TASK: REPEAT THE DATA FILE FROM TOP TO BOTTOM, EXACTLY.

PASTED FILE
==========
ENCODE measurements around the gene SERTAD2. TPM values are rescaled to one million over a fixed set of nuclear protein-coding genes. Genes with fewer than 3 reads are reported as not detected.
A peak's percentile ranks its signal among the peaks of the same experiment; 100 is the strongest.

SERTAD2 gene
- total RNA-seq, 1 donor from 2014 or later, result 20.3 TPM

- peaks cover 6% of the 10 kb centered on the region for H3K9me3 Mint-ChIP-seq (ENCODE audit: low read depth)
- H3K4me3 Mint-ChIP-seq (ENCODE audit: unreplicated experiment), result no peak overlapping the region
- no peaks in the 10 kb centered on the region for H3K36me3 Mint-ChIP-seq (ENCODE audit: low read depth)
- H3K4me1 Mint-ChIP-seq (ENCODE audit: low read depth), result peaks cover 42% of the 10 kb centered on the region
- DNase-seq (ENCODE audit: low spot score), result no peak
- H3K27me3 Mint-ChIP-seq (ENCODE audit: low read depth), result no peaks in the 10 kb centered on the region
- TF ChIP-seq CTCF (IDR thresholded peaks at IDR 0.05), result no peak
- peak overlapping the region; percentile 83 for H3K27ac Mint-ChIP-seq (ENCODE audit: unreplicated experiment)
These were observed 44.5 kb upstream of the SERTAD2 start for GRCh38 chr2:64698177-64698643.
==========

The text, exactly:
ENCODE measurements around the gene SERTAD2. TPM values are rescaled to one million over a fixed set of nuclear protein-coding genes. Genes with fewer than 3 reads are reported as not detected.
A peak's percentile ranks its signal among the peaks of the same experiment; 100 is the strongest.

SERTAD2 gene
- total RNA-seq, 1 donor from 2014 or later, result 20.3 TPM

- peaks cover 6% of the 10 kb centered on the region for H3K9me3 Mint-ChIP-seq (ENCODE audit: low read depth)
- H3K4me3 Mint-ChIP-seq (ENCODE audit: unreplicated experiment), result no peak overlapping the region
- no peaks in the 10 kb centered on the region for H3K36me3 Mint-ChIP-seq (ENCODE audit: low read depth)
- H3K4me1 Mint-ChIP-seq (ENCODE audit: low read depth), result peaks cover 42% of the 10 kb centered on the region
- DNase-seq (ENCODE audit: low spot score), result no peak
- H3K27me3 Mint-ChIP-seq (ENCODE audit: low read depth), result no peaks in the 10 kb centered on the region
- TF ChIP-seq CTCF (IDR thresholded peaks at IDR 0.05), result no peak
- peak overlapping the region; percentile 83 for H3K27ac Mint-ChIP-seq (ENCODE audit: unreplicated experiment)
These were observed 44.5 kb upstream of the SERTAD2 start for GRCh38 chr2:64698177-64698643.